Policies, Plans, and People

Policies, Plans, and People: Foreign Aid and Health Development

Judith Justice
https://www.jstor.org/stable/10.1525/j.ctt1pnfdb
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  • Book Info
    Policies, Plans, and People
    Book Description:

    Judith Justice uses an interdisciplinary approach to show how anthropologists and planners can combine their expertise to make health care programs culturally compatible with the populations they serve.

    eISBN: 978-0-520-90963-2
    Subjects: Anthropology

Table of Contents

  1. Front Matter
    (pp. i-iv)
  2. Table of Contents
    (pp. v-viii)
  3. Abbreviations
    (pp. ix-x)
  4. Preface
    (pp. xi-xvi)
    Judith Justice
  5. 1 Introduction
    (pp. 1-14)

    The relationship between planning and performance can be perplexing, even in simple situations where few people are involved. It becomes much more complicated when plans are made on a vast scale for the benefit of people whom the planners themselves may never meet and whose view of their own most pressing needs may never be asked. How can the gap between the people on the receiving end of planning and the well-intentioned designs of planners often far removed from the recipients best be bridged, so that imagination and resources may achieve the most beneficial result?

    Since the 1940s international health...

  6. 2 The Health Bureaucracies: Structure and Culture
    (pp. 15-45)

    Understanding the Integrated Health Program requires a look at the organizations that created it: the Nepal government and the international donor agencies. Their goals, structure, and patterns of operation have determined how ICHP was planned and carried out. Cultural differences among the health bureaucracies complicate the planning process: thus, the program that has emerged reflects the interactions among the bureaucratic cultures as well as their linkages to the cultures of rural Nepal.

    Since 1951, Nepal has been governed by a constitutional monarchy. Broadly speaking, Nepal’s administrative bureaucracy consists of three levels, with the king and the Palace Secretariat at the...

  7. 3 Policies and Plans
    (pp. 46-81)

    In the realm of international health aid, donor agencies exert a strong influence over the policies of many recipient governments. Certainly their influence has been strong in Nepal. To understand the decisions that created Nepal’s rural health program, one must first look at the trends in policy among international health agencies and in Western scientific health thinking as a whole, as they have developed in recent decades. It is a history that progresses from early efforts to control epidemics to the modern emphasis on providing rural health services and preventive care.

    The nineteenth-century colonial powers entered the field of international...

  8. 4 Delivering Services to Rural Villages
    (pp. 82-110)

    Because integration was being phased in during the late 1970s, health posts varied considerably in the range of services provided. Broadly speaking, they can be divided into three categories: nonintegrated, partially integrated, and fully integrated. Nonintegrated posts had not yet assumed any responsibilities from the vertical projects; they simply provided treatment for common illnesses. Partially integrated posts had assumed some vertical project responsibilities and had village health workers attached to them to provide outreach services. Fully integrated posts provided all services, including those formerly covered by the vertical projects. In 1978–79, Nepal had 533 health posts: 185 were nonintegrated,...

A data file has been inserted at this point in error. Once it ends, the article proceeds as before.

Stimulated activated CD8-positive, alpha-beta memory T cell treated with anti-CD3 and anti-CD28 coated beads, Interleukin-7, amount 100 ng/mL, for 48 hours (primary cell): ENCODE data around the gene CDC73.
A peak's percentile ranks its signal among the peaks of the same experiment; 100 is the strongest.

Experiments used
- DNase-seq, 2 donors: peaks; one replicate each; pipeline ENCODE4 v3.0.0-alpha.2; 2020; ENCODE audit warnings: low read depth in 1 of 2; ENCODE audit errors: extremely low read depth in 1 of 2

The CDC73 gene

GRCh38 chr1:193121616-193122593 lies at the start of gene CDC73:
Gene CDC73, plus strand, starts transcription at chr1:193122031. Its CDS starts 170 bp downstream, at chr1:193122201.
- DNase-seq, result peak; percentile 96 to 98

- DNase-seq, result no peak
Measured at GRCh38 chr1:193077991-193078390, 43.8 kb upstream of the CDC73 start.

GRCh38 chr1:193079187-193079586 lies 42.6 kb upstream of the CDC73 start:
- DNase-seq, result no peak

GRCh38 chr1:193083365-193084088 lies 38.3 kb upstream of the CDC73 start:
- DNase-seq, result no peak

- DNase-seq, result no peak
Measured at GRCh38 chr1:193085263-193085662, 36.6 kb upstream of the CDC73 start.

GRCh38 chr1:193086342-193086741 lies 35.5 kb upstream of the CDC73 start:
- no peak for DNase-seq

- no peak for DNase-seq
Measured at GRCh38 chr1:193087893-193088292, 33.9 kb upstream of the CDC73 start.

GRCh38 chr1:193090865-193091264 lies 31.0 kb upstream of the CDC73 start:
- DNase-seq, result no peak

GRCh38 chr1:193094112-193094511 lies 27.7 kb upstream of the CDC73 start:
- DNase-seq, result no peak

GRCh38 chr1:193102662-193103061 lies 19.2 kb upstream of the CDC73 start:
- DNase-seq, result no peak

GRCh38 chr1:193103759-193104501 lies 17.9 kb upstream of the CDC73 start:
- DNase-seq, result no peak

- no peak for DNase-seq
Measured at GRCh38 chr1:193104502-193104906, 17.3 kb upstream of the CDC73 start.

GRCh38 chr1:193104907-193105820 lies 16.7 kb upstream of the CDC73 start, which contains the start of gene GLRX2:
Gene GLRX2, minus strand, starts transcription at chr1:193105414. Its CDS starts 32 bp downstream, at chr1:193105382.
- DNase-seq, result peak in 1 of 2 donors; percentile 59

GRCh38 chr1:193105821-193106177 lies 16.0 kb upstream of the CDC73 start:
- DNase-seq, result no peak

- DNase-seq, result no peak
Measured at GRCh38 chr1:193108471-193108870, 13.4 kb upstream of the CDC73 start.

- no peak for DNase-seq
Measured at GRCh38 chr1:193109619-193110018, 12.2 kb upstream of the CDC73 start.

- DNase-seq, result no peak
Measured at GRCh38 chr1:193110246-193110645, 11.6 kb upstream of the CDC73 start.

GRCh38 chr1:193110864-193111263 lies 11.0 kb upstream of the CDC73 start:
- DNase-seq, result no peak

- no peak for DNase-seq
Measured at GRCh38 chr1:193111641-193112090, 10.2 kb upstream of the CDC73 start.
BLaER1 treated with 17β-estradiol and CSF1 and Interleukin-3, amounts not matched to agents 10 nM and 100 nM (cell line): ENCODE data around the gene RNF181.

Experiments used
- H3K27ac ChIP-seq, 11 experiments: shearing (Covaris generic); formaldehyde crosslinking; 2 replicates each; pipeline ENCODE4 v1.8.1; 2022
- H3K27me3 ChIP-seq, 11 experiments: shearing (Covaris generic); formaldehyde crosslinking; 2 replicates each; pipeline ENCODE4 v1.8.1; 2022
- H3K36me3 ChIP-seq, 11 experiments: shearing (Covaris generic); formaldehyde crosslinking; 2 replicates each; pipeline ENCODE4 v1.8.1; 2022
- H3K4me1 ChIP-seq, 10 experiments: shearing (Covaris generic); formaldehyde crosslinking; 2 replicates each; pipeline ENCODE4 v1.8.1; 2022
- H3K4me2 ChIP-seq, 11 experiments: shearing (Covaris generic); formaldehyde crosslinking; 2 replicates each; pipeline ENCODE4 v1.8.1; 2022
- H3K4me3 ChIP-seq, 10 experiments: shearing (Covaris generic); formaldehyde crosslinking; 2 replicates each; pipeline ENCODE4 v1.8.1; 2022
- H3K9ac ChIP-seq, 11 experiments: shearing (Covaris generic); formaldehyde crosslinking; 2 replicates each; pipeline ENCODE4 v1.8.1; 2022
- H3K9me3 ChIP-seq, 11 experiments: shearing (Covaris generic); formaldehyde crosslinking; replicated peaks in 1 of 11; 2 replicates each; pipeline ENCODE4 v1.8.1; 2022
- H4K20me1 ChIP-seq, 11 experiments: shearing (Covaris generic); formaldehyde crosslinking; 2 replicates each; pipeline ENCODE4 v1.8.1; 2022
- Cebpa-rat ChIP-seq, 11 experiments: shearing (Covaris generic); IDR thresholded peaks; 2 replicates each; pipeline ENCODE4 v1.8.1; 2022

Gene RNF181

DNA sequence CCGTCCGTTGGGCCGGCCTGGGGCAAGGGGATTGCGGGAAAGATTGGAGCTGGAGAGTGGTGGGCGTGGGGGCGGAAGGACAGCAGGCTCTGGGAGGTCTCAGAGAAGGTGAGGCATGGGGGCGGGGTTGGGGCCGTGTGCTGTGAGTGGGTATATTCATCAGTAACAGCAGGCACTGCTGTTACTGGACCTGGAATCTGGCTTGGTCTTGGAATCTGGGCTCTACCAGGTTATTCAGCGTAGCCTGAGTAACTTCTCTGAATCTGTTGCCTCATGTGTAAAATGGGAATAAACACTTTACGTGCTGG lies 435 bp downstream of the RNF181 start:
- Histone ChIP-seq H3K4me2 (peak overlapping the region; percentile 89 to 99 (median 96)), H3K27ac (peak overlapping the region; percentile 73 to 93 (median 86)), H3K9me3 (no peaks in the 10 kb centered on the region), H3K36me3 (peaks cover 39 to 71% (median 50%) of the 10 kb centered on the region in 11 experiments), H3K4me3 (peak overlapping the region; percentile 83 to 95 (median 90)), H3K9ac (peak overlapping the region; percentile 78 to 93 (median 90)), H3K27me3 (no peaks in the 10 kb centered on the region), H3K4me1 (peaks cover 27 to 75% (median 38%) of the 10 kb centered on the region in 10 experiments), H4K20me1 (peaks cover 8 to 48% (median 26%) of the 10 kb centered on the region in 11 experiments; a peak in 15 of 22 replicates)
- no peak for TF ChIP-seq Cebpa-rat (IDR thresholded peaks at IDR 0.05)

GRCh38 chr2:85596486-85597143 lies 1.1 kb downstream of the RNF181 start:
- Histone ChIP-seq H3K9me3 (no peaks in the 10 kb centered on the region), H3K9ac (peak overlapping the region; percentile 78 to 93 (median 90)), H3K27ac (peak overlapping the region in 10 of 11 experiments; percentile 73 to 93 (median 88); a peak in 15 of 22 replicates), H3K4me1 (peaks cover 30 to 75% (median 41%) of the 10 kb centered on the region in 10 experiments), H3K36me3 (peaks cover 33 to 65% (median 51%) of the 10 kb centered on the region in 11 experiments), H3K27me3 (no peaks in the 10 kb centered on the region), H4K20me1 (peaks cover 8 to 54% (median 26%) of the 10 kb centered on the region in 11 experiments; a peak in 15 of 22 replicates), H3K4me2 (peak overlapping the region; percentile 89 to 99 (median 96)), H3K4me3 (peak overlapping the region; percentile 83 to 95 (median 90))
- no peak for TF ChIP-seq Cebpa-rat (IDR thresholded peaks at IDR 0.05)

9. 5 Sources and Channels of Information
    (pp. 111-133)

    Planners need different kinds of information about the recipient country at different stages of planning. In addition to information on local administrative procedures and economic resources, they may need only general information about the local culture to formulate an overall policy on financial assistance and project guidelines. But the closer the plans are to the actual delivery of services, the greater the need for detailed cultural information.

    The officials I interviewed in the donor agencies and in the government generally agreed that cultural information is rarely used in planning. Among several reasons they gave, the most important were that cultural...

  10. 6 Sociocultural Information and the Health Planning Process
    (pp. 134-154)

    In recent years an ever-expanding body of documents from WHO, UNICEF, USAID, and other organizations concerned with international health has stressed the need to utilize in the planning process appropriate sociocultural information obtained through research at the grass roots. Yet there is little evidence that this advice has had much effect. Decisions continue to be made, as in the past, in accordance with a very different system of dynamics—that of successful bureaucracies. And in part the problem lies in the lack of adequate sociocultural information and in a lack of understanding of the research methods that could provide it....

  11. APPENDIX 1. A Chronology of Health-Sector Events in Nepal
    (pp. 156-158)
  12. APPENDIX 2. Profile of Health Workers in ICHP
    (pp. 159-160)
  13. APPENDIX 3. Job Descriptions for ICHP Workers (Unofficial translation from Nepali text)
    (pp. 161-169)
  14. Notes
    (pp. 170-174)
  15. Bibliography
    (pp. 175-194)
  16. Index
    (pp. 195-202)
  17. Back Matter
    (pp. 203-203)